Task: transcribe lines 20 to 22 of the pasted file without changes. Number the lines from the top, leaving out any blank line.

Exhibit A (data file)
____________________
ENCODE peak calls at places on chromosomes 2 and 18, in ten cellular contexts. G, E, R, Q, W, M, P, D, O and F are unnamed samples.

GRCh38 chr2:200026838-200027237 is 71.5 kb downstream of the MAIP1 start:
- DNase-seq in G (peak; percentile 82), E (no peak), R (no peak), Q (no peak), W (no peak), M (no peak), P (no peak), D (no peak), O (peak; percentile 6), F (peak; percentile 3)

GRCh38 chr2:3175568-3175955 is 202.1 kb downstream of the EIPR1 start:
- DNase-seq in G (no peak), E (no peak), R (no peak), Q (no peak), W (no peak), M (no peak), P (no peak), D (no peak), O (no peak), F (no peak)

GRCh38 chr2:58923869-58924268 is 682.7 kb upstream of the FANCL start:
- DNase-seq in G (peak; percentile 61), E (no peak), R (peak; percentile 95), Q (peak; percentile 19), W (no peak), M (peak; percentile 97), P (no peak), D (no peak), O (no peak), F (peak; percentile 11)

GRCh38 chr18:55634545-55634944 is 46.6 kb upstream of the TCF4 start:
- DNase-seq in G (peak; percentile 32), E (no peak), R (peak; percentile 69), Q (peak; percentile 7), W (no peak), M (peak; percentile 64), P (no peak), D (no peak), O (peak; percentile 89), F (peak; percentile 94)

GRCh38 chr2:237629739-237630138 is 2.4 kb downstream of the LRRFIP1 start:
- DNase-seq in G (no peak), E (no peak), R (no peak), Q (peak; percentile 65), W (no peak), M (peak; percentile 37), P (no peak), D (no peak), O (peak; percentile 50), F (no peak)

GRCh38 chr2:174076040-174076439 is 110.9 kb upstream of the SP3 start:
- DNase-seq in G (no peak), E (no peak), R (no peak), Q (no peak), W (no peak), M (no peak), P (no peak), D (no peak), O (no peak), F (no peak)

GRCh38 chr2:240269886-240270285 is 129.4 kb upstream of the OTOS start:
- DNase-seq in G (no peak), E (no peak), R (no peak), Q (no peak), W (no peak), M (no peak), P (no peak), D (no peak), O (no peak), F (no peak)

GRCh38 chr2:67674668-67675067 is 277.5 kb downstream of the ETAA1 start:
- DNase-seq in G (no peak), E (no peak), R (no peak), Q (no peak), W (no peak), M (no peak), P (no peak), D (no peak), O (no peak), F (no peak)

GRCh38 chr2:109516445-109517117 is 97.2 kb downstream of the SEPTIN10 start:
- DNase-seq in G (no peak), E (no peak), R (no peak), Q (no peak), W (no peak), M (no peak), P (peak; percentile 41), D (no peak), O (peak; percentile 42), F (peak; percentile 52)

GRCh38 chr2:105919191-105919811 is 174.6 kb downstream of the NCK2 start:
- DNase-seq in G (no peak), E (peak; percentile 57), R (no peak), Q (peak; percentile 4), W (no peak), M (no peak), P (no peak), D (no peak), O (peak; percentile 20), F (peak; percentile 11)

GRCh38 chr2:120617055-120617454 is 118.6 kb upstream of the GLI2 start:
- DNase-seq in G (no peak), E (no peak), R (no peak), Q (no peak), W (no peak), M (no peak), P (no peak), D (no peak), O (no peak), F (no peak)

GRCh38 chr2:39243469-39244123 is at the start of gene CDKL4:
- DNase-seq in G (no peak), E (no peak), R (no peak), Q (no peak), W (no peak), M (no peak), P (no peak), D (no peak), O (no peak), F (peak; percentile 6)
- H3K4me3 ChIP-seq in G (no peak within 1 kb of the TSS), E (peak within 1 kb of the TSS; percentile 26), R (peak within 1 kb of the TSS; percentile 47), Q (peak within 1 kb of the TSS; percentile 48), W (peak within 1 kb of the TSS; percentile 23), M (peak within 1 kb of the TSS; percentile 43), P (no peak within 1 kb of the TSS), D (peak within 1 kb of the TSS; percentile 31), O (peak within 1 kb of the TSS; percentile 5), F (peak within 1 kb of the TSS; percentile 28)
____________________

GRCh38 chr2:105919191-105919811 is 174.6 kb downstream of the NCK2 start:
- DNase-seq in G (no peak), E (peak; percentile 57), R (no peak), Q (peak; percentile 4), W (no peak), M (no peak), P (no peak), D (no peak), O (peak; percentile 20), F (peak; percentile 11)

GRCh38 chr2:120617055-120617454 is 118.6 kb upstream of the GLI2 start: